I can tell you that this was a new one on me. Having been in education for 37 years, I certainly know that evaluations are very important and that privacy and confidentiality are crucial in the process of evaluation. Having served as a superintendent in two districts for more than 12 years, I have spent many mid-year and end-of-year evaluations having excellent discussions with school board members about personnel matters and other components of superintendent evaluation. The key to the evaluation was always a unified summative report that listed the positive elements of the evaluation and the areas for improvement.

While I am very supportive of transparency in conducting the public’s business, I believe that neither a school board nor a superintendent could possibly engage in a full and informative discussion of the components of an evaluation system during an open meeting. The system that I have seen work best includes specific goals and performance targets for the superintendent heavily focused on student learning results, financial management and other key business processes in the school district. Also, each board member provides feedback on key performance expectations to the chair of the board, who then compiles the results for a one-on-one preview with the superintendent.

Then, the board meets with the superintendent in closed session to review the results of the feedback and clarify any questions or concerns. The board prioritizes improvement areas for the superintendent and then both agree on performance targets for the coming year. At the end of the meeting, the board develops a summative statement of the evaluation to include strengths and areas for improvement, along with performance targets for the coming year.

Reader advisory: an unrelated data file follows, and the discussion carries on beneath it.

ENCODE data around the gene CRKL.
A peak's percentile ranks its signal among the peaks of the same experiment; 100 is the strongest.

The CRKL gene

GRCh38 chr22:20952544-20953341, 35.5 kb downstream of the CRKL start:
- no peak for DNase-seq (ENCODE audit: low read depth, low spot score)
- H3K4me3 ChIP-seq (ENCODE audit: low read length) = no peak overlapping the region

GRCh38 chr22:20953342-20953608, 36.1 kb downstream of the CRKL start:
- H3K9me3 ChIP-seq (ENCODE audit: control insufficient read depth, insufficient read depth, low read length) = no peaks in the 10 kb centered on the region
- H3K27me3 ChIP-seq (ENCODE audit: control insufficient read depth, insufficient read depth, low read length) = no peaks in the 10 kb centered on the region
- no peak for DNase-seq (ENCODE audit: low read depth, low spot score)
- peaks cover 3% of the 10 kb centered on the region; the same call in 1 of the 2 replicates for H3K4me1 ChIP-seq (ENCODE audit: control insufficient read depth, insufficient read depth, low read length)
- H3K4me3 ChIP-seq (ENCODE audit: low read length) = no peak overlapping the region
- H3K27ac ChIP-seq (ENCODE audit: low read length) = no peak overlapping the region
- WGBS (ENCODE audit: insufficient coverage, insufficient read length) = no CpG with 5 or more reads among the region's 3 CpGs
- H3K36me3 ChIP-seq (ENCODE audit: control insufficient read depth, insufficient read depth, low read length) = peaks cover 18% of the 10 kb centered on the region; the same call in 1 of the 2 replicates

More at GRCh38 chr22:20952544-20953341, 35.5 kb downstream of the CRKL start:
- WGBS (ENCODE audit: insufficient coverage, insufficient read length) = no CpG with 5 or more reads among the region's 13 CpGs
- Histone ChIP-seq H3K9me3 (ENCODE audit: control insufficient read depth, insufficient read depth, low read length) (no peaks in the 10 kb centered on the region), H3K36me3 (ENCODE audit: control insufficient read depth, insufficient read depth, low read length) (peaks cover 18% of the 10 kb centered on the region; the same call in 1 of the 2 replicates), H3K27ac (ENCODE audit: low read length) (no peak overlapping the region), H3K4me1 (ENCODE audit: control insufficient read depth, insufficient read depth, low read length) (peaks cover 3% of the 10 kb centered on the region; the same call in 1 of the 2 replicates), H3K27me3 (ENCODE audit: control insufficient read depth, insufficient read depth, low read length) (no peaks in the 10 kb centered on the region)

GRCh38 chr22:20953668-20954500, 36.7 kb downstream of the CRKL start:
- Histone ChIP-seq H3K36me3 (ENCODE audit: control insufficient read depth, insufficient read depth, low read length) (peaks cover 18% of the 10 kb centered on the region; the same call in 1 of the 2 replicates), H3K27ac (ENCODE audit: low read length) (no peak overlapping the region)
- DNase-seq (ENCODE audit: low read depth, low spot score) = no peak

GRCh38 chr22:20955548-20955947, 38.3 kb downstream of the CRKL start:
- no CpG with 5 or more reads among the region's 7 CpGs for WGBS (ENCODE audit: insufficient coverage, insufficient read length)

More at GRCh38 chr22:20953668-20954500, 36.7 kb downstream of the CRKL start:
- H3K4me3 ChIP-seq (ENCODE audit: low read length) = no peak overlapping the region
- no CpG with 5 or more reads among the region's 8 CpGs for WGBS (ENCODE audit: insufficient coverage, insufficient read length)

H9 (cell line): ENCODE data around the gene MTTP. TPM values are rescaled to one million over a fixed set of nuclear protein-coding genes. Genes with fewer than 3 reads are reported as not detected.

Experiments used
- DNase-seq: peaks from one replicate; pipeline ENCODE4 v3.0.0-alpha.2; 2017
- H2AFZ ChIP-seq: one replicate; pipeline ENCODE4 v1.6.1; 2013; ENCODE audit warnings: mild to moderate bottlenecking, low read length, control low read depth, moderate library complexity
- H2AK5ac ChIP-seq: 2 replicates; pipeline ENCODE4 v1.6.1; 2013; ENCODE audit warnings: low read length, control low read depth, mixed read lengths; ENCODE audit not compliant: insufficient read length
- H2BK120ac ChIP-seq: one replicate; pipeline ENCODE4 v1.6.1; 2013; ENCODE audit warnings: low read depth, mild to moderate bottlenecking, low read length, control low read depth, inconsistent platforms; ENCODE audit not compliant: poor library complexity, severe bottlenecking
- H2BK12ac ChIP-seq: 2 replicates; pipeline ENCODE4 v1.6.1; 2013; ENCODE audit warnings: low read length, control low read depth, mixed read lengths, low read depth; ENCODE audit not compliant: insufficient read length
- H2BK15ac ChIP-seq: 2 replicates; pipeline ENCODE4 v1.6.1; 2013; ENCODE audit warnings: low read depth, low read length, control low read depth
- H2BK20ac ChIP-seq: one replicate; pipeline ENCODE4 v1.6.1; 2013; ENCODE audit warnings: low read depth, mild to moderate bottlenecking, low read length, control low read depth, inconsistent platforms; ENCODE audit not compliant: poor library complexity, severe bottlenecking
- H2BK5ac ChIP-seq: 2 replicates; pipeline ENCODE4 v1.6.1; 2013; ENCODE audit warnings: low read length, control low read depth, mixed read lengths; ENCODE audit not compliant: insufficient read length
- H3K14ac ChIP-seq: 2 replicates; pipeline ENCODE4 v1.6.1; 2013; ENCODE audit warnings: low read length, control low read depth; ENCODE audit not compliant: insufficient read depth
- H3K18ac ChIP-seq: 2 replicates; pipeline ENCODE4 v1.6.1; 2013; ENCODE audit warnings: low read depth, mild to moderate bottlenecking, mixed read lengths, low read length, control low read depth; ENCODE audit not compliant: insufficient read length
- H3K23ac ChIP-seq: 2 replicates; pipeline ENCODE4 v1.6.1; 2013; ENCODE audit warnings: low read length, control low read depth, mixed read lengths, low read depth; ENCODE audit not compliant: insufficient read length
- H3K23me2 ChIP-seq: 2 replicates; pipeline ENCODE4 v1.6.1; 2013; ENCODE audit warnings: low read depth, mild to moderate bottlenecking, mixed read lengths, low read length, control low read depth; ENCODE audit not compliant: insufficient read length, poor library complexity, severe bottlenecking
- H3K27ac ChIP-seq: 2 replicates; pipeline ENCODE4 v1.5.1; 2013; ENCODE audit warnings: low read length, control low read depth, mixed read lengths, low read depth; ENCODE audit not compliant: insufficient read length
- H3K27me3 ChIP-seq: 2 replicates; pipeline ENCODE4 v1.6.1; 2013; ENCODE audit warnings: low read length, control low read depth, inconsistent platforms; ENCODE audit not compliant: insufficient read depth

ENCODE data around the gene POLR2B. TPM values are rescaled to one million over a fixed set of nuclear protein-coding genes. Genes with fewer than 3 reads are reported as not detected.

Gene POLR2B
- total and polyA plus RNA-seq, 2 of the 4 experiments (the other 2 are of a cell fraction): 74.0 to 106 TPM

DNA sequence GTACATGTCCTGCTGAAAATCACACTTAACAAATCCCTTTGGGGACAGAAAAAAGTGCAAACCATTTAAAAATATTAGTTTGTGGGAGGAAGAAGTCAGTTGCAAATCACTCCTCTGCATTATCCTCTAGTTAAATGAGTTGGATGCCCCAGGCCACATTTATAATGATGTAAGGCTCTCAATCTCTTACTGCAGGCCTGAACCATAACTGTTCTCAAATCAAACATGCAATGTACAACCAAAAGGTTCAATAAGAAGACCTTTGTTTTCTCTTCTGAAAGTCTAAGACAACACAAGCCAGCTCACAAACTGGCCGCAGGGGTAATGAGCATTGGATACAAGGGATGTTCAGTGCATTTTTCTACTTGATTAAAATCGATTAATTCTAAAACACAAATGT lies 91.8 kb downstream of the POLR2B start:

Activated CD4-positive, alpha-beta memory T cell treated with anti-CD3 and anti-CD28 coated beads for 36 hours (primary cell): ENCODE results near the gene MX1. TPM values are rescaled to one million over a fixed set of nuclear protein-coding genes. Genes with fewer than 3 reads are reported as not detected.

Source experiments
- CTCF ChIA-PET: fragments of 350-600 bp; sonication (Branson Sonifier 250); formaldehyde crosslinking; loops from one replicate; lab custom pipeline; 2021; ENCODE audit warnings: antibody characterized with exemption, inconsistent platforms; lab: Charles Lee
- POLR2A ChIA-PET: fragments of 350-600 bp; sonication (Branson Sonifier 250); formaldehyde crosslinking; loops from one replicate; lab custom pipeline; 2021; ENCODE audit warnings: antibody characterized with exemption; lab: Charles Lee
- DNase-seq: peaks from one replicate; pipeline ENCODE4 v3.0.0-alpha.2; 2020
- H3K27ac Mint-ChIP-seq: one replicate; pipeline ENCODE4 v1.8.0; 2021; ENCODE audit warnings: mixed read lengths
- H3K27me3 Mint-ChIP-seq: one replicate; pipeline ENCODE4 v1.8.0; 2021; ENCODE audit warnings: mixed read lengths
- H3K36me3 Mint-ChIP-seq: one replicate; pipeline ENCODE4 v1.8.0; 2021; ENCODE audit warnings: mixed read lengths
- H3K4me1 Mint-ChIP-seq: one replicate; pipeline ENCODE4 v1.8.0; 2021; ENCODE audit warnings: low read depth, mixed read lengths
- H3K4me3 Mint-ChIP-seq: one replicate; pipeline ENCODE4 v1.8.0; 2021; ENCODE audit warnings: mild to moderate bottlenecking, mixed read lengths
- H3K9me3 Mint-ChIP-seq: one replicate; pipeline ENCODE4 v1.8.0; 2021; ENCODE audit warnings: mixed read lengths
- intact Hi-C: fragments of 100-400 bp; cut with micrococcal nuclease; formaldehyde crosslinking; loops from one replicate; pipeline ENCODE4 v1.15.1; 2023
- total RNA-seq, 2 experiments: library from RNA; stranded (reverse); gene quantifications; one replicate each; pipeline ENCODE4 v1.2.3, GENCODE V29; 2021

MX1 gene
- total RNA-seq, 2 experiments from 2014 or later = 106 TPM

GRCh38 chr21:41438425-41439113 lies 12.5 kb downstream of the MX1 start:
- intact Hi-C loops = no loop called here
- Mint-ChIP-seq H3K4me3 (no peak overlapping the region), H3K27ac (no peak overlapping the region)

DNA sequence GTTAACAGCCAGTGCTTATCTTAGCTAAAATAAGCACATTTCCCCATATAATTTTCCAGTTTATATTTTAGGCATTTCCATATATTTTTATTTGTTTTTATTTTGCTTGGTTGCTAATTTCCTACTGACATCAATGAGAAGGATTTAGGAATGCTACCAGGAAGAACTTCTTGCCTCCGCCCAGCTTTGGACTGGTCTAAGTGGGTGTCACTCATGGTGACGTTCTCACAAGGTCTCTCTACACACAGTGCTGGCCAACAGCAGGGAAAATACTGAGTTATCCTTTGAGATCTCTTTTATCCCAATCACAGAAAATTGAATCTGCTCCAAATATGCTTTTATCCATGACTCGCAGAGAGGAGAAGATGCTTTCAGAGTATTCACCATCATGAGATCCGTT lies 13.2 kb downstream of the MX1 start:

The Kentucky School Boards Association and the Kentucky Association of School Superintendents have excellent models and tools for superintendent evaluation, and Kentucky’s Race to the Top application made a commitment to ensure that all 174 superintendents and school boards would utilize high-quality superintendent and school board evaluations.

While the public certainly has a right to know the results of the superintendent evaluation, the process described above will lead to a richer and more productive evaluation than attempting to conduct the full evaluation in public. Certainly, no one would expect a teacher’s evaluation or a principal’s evaluation to be conducted in public, and I find it very difficult to have a different standard for the superintendent.

The Senate Education Committee took a very important step this week in this matter, and Senate Bill 178, sponsored by Sen. David Givens, gained unanimous and bipartisan support. I hope the full Senate and the House will act to correct this situation prior to the end-of-year evaluations of superintendents.